Boeing Co. (BA) deliveries of commercial aircraft slumped to a ten-year low in its strike-hindered third quarter, the No. 1 U.S. aerospace company said on Tuesday.

Third-quarter deliveries to airlines and lessors, at 62, were down by 23 from the second quarter and by 5 from the year-earlier period. The previous low quarter was the third quarter of 1995, when it was also 62.

A nearly month-long walkout by 18,500 workers at Boeing's plants in the states of Washington, Oregon and Kansas ended last week and analysts have said they are hopeful the company will be able to make up for the lost deliveries in September.

Boeing's deliveries for the year through September stood at 217, behind the 271 total reported on Tuesday by European archrival Airbus (search).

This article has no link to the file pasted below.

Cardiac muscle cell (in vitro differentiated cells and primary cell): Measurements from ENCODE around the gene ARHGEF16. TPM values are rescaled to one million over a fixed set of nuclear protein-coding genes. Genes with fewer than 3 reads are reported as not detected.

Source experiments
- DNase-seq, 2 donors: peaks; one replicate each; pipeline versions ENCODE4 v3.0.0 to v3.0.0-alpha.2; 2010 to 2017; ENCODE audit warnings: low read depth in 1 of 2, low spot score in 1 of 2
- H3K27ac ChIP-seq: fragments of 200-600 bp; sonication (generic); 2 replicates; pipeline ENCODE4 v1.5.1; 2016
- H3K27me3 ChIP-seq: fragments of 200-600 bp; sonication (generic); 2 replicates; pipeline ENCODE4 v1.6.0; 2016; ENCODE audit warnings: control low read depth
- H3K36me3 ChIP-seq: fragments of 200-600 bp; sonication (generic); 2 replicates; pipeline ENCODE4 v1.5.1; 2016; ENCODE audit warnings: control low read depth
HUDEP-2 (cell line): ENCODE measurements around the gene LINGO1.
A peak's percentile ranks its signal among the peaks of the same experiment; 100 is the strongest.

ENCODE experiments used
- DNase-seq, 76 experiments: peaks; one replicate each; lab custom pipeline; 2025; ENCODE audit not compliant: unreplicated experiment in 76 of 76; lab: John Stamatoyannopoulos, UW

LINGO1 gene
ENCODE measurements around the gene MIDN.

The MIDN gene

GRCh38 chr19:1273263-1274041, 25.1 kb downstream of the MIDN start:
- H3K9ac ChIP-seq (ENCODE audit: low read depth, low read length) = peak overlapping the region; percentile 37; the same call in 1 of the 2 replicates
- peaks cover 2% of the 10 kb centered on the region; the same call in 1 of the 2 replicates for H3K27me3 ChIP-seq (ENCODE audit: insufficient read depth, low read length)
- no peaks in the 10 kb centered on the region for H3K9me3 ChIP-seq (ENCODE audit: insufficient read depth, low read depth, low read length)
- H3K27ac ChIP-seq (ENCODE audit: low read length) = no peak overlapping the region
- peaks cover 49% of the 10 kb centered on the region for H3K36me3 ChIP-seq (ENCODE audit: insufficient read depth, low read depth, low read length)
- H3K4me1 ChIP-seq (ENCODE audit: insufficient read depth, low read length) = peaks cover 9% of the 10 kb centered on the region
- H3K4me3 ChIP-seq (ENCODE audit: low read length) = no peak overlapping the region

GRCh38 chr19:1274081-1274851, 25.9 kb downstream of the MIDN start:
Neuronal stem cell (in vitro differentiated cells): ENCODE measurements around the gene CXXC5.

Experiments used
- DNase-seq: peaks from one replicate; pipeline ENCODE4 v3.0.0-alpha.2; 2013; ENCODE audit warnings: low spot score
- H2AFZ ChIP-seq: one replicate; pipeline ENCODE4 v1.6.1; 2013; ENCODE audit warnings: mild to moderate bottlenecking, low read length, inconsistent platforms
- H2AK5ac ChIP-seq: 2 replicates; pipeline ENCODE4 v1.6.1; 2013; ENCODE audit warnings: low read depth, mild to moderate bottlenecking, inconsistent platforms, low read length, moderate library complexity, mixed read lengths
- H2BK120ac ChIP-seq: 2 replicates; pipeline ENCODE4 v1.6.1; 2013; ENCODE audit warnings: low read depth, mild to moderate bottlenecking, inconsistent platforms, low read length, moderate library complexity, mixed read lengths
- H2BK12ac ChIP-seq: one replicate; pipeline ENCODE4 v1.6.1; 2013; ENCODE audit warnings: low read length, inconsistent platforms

UBS analyst David Strauss said in a research note that he believed Boeing could make up the deferred deliveries in the fourth quarter and was leaving his forecast for full-year deliveries unchanged at 320.

Boeing's most popular airplane by far remained the 737 Next Generation, a jet favored by low cost carriers. It accounted for 47 deliveries in the three-month period.

Boeing shares closed up 81 cents, or 1.2 percent, at $67.95 on the New York Stock Exchange, outperforming a flat Amex Defense index. Earlier, Boeing shares touched their highest intraday level since May 2001.

Boeing also said its top-selling military aircraft in the quarter was the F/A-18E/F Super Hornet strike fighter, of which 11 were delivered.

Separately, Boeing said India's top domestic airline Jet Airways Ltd. (search) had confirmed an order announced during the Paris Air Show for 10 777-300ER widebody planes.